For a high budget game out of a major studio you’d expect it to look good, and it does.  The screenshots dotted through this review don’t really do it justice, there’s a level of detail and vibrancy to the world that makes it feel like it’s been modelled on a real place.  Clearly the Scottish Highlands exist and the wilds are captured wonderfully, though all the other locations have a believability to them, as well as a level of object fill that makes them seem lived in.  Exploring various professor’s quarters in the school shows you stacks of texts, in progress experiments, and blackboards filled with workings; and all add to the characters you’ve met, and the depth of the world.  It’s stunning throughout, and because you’re enrolled at a school of magic you can expect all sorts of videogaming tricks are used to replicate the fantasy elements of the environment.  Framerate appears locked as well across any of the three graphical modes – Fidelity, Fidelity with raytracing, and Performance.  The middle option there brings a sheen to Hogwarts Legacy that makes a subtle difference to lighting and shadows that really sell your movement through dark places, and not just in the mirror reflections; though Performance doesn’t sacrifice too many effects and zips along at a steady framerate, making it my go to choice.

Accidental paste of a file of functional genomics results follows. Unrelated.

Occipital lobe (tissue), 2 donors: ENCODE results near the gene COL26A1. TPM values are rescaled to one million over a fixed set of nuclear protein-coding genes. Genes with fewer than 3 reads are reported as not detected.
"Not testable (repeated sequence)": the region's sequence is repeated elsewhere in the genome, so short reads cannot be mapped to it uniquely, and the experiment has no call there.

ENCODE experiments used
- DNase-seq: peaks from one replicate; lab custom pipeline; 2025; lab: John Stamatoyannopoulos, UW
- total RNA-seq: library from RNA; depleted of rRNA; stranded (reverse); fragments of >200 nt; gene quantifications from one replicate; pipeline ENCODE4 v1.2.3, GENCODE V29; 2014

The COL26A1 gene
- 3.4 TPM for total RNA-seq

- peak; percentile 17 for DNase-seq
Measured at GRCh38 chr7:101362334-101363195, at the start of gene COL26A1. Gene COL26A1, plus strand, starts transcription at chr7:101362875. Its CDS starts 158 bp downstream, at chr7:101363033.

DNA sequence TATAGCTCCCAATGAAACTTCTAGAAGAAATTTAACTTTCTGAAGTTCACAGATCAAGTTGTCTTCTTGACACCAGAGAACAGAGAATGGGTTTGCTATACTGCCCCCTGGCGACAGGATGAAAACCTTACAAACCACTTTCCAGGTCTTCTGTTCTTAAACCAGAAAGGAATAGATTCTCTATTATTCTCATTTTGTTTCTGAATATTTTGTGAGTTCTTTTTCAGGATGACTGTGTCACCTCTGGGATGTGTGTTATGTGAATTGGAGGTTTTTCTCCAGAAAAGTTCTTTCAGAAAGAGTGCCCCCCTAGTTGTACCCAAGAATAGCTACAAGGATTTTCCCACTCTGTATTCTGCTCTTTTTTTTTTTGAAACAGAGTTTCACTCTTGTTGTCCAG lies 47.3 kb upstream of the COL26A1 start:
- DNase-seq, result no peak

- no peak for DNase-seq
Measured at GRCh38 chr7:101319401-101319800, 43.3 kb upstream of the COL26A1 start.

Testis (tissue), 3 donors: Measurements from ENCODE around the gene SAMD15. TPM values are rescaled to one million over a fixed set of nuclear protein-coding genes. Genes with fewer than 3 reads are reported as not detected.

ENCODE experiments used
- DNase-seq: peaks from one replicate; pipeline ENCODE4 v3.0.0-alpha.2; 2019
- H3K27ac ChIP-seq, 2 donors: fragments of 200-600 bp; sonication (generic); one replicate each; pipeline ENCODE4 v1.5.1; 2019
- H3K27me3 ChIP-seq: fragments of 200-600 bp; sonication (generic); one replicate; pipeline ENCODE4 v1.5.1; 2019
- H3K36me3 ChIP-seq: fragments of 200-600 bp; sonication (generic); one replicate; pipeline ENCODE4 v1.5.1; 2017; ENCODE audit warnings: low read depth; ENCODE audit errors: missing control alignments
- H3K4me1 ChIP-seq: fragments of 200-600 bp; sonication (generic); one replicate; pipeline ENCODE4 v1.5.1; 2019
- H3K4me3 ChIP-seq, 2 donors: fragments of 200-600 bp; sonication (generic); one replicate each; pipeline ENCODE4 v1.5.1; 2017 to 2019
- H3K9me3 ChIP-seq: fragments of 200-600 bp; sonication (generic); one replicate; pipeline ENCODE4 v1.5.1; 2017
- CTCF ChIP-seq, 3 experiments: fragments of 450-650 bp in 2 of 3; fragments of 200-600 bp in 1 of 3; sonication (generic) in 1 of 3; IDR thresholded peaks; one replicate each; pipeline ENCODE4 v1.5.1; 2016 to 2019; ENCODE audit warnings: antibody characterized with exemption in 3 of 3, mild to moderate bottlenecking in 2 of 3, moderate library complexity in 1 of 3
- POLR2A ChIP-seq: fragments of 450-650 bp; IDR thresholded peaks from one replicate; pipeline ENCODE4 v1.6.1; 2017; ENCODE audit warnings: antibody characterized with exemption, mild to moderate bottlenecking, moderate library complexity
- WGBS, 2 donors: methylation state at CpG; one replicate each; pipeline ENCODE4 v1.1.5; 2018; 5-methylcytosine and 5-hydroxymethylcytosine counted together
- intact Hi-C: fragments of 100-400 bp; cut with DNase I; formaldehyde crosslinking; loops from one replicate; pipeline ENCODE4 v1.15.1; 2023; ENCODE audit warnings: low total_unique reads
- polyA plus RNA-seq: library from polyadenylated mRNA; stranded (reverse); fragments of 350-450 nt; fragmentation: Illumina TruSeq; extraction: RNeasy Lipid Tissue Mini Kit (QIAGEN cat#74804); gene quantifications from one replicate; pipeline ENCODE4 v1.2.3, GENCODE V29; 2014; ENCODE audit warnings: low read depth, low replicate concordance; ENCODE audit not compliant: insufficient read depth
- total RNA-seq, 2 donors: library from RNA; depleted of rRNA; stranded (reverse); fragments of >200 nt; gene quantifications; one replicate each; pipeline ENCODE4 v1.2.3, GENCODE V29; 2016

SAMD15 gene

Not being a Potterhead I was concerned whether Hogwarts Legacy would have enough substance to invite me in and share its world.  Would I have had to read every book, see every film, and even catch up on the ancillary materials?  If it did require that then I haven’t noticed.  I’m sure there are Easter eggs galore to be found and fans are going to be poring over every incidental detail to see where they tie in, yet the takeaway is that you don’t need any knowledge of the franchise to enjoy the game.  Of course, it helps to have an idea of what the global idea is, I’m sure those that are completely new might wonder what on Earth is happening in that first 20 minutes, though it takes pains after that point to explain everything, and it never lets the story run away from you either.  What Portkey and Avalanche have made is an immersive world that lets you be a student at a magical academy, decide which of the other boarders you want to speak to and which to ignore, offers huge amounts of exploration outside Hogwarts itself, and ties everything together with a tale that does the job without being revolutionary.  There are hours upon hours of content presented beautifully and it showcases how film and book conversions can be done right.  I can raise the criticism that it doesn’t really breakaway from a tried and tested open world formula (a fairly familiar one to most of WB’s titles too!), but it’s so well executed it that it makes the time just fly by as you’re playing.  The only question I have lingering about the game is what magic can they pull off to make it run on hardware nearly a decade old when their turn comes later this year?